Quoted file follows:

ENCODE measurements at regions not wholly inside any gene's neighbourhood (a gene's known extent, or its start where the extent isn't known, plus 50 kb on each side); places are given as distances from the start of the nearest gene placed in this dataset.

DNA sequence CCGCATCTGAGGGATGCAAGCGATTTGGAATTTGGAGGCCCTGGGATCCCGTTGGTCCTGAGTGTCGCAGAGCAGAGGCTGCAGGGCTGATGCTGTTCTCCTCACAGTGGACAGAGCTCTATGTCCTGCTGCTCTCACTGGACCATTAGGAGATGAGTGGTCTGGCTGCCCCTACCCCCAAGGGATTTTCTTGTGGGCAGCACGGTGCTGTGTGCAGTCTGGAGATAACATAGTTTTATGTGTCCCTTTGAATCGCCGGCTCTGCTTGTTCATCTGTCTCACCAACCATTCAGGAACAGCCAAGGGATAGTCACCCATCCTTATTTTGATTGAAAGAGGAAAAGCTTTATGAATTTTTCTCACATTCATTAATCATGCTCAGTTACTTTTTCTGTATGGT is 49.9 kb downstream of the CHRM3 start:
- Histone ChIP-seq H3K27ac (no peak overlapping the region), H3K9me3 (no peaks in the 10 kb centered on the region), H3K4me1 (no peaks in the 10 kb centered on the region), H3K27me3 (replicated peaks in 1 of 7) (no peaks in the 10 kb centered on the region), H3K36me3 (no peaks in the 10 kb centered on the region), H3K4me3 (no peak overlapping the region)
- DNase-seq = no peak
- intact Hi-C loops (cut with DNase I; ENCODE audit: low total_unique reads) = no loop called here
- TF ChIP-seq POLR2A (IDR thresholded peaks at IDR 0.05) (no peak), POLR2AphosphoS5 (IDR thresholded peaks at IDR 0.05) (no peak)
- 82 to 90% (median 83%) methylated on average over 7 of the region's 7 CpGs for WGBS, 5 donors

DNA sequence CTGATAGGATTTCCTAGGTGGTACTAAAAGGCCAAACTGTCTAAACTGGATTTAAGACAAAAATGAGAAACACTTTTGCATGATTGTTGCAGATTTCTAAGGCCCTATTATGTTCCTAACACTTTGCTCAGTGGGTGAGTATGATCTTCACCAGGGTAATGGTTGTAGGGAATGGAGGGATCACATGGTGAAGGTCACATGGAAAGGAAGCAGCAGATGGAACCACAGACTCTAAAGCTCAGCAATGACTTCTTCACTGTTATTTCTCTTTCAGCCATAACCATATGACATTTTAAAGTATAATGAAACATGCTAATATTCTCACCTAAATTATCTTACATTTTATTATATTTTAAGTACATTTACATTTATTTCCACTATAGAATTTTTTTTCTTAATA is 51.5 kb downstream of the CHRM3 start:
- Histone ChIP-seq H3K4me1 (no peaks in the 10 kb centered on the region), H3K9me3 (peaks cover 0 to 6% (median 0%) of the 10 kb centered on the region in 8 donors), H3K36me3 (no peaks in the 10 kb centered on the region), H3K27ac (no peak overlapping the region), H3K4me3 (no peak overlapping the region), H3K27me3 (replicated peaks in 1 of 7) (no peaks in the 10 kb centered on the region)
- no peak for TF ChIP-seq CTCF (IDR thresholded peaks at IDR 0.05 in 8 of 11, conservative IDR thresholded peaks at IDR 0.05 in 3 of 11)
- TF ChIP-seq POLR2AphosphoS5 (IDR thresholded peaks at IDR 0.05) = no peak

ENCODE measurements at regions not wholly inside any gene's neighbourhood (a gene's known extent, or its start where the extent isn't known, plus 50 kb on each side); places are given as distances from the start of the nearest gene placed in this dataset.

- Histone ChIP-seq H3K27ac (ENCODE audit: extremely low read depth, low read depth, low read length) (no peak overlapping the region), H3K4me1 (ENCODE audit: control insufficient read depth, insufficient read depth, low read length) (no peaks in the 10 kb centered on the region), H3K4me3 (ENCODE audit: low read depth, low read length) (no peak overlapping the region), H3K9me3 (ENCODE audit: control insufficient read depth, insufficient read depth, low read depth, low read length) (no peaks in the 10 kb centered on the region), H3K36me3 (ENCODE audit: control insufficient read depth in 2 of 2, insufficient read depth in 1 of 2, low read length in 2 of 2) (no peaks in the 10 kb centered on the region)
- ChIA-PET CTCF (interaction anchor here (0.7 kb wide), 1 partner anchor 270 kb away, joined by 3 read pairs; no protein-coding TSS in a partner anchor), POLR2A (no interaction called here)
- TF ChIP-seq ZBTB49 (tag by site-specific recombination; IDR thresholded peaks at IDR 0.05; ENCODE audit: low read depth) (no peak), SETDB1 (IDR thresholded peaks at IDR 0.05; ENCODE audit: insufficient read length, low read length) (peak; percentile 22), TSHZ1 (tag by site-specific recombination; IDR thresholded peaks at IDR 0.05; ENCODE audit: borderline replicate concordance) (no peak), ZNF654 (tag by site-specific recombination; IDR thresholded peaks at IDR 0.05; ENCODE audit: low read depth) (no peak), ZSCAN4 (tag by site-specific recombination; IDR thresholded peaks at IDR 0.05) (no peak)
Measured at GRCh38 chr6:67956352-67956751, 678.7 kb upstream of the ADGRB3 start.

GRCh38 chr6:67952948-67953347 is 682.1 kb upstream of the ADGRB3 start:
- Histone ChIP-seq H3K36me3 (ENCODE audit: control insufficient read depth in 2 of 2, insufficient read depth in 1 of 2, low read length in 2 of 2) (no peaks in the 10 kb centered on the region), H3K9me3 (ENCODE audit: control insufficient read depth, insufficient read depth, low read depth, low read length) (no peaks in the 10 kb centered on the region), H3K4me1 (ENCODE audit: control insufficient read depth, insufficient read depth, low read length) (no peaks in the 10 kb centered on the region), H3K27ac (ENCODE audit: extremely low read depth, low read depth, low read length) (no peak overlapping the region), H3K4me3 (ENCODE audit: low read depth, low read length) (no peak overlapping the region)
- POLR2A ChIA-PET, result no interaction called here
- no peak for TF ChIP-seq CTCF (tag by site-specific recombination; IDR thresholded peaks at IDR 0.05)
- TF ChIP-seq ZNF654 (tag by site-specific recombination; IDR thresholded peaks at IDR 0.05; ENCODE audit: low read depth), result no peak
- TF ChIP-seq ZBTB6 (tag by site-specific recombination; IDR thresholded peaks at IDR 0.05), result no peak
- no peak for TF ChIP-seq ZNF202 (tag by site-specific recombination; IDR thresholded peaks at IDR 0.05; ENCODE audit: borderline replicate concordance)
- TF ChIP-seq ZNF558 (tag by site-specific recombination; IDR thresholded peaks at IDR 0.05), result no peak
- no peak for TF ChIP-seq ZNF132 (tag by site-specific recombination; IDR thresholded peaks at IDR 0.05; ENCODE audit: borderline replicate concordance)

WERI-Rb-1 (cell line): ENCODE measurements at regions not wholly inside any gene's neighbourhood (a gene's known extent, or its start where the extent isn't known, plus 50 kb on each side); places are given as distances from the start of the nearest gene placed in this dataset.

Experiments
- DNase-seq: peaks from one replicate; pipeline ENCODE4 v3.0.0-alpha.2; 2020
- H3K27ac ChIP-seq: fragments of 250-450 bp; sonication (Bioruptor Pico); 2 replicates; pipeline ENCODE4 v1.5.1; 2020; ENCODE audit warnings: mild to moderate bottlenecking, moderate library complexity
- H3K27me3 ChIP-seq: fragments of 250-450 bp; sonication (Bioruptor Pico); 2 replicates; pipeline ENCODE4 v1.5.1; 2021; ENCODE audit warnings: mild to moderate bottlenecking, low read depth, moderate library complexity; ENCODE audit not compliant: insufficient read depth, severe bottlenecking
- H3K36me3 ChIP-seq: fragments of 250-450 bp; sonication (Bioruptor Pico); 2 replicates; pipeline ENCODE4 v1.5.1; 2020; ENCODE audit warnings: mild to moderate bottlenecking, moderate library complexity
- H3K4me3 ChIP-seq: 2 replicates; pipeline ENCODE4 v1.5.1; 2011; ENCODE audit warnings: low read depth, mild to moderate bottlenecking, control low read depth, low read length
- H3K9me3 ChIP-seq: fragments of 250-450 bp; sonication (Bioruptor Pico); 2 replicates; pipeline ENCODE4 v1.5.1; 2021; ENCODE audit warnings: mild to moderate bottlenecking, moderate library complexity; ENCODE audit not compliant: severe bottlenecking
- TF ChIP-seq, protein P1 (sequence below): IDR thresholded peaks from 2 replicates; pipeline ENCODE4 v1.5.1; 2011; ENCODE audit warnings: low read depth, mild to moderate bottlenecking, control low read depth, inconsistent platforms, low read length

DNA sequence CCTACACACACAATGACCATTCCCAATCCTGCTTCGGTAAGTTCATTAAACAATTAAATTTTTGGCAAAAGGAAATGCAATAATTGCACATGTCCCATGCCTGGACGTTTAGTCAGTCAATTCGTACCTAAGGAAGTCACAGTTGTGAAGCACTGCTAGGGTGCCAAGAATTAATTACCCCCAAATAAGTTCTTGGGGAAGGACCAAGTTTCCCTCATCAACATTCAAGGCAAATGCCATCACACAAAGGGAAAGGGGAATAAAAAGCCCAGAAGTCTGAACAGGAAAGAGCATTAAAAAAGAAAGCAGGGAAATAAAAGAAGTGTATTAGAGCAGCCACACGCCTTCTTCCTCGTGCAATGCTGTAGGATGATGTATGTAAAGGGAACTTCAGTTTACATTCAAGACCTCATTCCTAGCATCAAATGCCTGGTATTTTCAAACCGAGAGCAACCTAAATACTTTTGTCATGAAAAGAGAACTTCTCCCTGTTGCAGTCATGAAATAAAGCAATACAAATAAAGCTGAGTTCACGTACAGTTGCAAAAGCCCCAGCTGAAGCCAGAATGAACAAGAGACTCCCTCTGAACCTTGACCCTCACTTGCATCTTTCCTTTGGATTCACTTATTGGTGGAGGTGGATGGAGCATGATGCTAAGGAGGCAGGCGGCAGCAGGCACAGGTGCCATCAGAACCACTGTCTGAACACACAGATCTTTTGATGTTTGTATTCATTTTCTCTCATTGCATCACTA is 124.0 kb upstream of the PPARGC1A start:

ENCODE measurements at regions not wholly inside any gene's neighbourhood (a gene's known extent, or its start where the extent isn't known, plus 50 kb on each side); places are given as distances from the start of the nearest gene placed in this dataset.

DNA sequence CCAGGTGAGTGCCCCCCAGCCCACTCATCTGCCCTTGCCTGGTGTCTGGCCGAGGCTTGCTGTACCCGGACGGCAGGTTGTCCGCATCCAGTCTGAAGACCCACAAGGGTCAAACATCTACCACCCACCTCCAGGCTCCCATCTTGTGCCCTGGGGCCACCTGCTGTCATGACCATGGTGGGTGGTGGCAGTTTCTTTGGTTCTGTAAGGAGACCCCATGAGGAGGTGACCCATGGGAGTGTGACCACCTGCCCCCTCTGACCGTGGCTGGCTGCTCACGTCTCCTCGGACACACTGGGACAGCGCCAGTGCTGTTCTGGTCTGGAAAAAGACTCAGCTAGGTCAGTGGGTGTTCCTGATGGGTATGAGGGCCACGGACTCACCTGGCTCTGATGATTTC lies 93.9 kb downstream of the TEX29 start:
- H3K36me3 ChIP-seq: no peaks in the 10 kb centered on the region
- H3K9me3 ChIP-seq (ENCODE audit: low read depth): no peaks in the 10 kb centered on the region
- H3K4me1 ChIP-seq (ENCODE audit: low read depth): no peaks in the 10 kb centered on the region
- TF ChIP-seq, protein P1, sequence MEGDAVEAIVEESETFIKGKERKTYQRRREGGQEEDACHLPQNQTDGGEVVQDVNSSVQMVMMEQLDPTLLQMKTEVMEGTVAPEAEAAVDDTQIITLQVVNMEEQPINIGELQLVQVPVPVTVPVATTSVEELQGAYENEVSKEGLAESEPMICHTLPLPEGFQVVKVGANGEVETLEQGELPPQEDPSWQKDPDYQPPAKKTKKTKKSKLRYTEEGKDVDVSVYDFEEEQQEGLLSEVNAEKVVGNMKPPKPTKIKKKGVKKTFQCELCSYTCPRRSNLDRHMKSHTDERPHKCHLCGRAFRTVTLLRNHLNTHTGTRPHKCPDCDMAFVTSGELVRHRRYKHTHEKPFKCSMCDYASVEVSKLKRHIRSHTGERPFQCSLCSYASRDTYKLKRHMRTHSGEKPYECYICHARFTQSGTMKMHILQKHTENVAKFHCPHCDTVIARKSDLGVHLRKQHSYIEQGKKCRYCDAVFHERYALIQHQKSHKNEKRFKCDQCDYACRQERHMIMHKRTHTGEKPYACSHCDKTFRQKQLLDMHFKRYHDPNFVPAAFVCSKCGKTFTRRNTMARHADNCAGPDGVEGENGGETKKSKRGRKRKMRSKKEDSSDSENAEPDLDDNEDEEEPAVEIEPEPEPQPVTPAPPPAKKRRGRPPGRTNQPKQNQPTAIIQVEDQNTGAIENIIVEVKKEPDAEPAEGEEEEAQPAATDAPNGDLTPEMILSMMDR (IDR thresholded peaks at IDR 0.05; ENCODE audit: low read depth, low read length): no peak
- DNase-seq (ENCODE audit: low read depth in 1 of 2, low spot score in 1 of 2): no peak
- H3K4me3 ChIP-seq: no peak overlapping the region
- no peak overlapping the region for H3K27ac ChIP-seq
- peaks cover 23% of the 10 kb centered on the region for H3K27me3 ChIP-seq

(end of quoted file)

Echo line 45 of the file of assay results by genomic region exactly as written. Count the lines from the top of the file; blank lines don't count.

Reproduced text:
- peaks cover 23% of the 10 kb centered on the region for H3K27me3 ChIP-seq